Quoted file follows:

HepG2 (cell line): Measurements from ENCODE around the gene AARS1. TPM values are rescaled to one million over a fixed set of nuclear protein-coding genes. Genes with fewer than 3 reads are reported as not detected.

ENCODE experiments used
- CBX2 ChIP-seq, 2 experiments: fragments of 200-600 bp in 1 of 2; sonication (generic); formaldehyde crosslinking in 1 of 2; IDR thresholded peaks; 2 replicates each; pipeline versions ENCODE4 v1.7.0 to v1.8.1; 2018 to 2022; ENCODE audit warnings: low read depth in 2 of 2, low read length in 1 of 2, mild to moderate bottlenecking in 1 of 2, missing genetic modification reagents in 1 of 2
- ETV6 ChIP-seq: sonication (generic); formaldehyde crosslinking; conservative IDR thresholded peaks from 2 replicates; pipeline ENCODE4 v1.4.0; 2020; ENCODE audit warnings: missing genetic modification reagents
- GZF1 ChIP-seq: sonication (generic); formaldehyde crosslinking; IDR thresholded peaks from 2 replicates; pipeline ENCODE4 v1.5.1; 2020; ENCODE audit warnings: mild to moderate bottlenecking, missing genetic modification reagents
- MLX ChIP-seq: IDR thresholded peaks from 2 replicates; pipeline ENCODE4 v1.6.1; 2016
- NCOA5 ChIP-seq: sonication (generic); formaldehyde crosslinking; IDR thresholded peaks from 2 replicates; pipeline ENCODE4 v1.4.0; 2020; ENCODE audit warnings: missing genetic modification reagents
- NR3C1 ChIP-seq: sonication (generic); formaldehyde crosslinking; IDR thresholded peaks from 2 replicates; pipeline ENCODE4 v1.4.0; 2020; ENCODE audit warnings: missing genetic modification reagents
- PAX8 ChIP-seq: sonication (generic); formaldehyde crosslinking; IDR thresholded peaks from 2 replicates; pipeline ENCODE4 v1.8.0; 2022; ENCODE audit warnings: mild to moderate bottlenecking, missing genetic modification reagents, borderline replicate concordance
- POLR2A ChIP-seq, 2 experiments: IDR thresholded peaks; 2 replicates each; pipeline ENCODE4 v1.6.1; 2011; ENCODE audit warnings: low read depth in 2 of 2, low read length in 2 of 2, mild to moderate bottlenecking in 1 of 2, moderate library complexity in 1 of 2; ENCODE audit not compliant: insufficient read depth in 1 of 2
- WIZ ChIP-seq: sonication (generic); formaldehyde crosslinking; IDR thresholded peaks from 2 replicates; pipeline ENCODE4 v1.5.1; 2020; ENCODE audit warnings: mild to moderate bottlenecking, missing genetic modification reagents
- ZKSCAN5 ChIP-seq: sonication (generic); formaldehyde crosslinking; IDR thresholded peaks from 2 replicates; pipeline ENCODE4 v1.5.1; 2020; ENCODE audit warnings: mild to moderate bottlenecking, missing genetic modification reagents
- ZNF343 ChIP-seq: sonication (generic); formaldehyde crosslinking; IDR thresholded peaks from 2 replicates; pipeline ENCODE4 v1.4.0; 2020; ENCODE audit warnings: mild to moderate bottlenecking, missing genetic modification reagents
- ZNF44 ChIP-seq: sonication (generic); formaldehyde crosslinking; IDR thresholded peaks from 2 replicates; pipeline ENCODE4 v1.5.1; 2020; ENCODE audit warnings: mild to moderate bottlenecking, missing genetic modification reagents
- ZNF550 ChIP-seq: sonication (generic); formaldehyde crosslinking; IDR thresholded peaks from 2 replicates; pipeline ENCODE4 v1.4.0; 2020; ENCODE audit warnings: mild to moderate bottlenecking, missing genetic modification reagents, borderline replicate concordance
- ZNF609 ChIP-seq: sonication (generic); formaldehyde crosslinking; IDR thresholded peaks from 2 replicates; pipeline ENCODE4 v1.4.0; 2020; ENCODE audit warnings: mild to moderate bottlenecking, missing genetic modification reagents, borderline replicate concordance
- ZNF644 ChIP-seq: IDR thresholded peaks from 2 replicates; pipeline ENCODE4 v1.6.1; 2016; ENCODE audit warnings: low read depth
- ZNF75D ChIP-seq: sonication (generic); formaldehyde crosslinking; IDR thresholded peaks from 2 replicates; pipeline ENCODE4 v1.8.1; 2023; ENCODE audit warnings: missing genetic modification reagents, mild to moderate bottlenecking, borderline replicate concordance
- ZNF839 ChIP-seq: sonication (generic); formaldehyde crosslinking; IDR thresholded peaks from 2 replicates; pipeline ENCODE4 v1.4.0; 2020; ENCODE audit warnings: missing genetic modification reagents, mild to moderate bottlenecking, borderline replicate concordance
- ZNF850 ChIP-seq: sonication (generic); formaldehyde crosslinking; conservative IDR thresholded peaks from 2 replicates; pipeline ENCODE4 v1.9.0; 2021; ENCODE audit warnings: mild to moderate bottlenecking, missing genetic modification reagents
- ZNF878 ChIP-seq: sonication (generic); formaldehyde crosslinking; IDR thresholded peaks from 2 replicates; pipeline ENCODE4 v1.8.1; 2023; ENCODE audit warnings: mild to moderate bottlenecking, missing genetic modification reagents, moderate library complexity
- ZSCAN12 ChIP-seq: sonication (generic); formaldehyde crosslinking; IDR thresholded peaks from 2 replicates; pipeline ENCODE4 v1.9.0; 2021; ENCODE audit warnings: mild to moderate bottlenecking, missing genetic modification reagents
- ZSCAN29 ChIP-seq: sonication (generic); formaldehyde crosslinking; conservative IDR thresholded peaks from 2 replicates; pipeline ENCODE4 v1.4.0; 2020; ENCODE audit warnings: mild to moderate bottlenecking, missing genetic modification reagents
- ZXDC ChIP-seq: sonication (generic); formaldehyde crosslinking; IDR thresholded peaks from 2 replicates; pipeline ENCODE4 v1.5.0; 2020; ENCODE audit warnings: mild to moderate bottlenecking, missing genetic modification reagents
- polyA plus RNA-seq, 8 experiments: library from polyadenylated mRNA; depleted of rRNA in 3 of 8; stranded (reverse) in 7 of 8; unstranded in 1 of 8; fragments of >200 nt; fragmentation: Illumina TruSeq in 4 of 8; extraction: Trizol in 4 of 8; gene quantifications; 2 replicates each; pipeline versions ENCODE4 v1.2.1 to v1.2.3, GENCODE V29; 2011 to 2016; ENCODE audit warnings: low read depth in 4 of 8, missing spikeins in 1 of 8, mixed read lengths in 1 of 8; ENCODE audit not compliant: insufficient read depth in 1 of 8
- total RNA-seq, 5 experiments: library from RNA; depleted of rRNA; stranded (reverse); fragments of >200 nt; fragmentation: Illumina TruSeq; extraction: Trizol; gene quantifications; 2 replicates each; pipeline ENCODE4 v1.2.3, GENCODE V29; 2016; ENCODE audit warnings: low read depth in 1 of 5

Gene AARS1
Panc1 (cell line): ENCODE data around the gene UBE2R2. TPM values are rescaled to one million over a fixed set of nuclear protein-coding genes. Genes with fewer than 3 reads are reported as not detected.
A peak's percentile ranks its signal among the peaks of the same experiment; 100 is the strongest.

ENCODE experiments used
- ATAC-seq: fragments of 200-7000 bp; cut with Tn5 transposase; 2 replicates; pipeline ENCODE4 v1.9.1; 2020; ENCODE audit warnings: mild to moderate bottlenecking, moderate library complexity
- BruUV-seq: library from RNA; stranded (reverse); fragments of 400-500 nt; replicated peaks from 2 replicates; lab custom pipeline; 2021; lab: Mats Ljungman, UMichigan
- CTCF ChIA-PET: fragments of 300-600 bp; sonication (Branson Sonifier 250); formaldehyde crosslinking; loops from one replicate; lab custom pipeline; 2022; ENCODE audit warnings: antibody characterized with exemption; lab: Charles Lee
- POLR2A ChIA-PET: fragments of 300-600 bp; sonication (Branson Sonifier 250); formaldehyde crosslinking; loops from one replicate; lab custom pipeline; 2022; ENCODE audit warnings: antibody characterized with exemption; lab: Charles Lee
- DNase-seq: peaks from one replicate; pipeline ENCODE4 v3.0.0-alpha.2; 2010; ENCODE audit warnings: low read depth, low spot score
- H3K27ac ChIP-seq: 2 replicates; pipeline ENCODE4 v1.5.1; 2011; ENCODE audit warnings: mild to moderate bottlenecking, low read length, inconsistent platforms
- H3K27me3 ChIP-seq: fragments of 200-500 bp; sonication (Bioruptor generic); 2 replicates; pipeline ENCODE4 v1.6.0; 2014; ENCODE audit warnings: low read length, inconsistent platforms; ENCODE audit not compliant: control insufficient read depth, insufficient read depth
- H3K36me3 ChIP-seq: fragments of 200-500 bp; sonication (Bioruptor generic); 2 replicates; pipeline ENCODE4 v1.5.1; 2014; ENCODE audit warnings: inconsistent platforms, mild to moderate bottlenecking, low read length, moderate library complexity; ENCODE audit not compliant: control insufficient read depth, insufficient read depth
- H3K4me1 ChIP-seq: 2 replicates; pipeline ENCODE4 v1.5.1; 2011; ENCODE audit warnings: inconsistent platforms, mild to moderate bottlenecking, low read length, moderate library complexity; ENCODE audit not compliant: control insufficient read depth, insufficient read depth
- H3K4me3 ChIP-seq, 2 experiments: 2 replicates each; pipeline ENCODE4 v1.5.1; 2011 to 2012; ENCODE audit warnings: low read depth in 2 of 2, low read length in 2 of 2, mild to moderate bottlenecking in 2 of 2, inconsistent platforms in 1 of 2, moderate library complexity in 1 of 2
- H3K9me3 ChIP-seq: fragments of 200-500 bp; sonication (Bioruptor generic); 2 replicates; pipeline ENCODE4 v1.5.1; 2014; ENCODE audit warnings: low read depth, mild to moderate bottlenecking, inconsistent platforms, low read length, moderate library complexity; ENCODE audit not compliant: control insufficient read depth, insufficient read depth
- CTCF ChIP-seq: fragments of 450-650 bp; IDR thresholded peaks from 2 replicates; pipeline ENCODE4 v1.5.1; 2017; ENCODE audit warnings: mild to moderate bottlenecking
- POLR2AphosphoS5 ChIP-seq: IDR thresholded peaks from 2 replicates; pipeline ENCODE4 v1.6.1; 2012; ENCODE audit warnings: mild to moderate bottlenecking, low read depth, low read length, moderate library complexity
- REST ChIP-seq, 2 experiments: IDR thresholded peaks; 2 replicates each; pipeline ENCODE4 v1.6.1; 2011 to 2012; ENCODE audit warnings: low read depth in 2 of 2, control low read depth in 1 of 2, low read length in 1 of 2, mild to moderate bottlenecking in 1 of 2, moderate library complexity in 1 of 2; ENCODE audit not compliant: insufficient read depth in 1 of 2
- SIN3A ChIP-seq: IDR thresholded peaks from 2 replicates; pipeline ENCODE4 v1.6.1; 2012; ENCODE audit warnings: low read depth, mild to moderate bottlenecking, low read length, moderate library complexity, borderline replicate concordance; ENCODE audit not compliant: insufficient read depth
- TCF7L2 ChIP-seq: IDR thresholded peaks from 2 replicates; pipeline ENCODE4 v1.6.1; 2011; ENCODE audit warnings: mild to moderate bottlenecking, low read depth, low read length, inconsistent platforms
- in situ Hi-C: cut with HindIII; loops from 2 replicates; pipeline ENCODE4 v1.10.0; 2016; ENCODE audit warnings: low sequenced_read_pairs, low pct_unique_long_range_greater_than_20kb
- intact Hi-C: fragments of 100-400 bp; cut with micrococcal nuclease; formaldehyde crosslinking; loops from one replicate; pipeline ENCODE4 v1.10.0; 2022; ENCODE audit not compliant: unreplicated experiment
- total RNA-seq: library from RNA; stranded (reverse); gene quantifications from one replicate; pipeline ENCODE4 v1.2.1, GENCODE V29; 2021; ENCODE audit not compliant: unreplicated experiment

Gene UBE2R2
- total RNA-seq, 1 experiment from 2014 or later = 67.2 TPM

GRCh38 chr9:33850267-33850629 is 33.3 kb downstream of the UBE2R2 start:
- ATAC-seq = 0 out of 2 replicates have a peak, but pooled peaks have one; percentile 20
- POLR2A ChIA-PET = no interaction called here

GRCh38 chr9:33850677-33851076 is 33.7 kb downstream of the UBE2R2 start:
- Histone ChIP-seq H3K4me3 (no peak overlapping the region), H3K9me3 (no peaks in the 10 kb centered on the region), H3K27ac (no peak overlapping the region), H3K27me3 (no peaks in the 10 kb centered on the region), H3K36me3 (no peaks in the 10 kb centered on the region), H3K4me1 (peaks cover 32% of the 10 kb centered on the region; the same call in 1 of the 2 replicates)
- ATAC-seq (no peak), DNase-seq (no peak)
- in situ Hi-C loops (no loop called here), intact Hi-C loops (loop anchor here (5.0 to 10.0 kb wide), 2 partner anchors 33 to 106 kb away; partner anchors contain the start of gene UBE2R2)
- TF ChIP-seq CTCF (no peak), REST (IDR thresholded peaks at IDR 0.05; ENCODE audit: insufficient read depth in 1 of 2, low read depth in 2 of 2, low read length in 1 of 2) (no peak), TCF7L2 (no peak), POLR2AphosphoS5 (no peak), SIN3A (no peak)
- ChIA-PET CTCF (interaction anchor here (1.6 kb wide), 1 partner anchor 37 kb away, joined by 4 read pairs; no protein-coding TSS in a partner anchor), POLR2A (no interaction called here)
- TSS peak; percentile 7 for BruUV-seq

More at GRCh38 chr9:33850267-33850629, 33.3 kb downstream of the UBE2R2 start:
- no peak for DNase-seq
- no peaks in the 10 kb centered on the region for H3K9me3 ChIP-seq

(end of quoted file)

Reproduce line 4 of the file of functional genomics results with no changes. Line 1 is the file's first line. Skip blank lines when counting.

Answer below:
- ETV6 ChIP-seq: sonication (generic); formaldehyde crosslinking; conservative IDR thresholded peaks from 2 replicates; pipeline ENCODE4 v1.4.0; 2020; ENCODE audit warnings: missing genetic modification reagents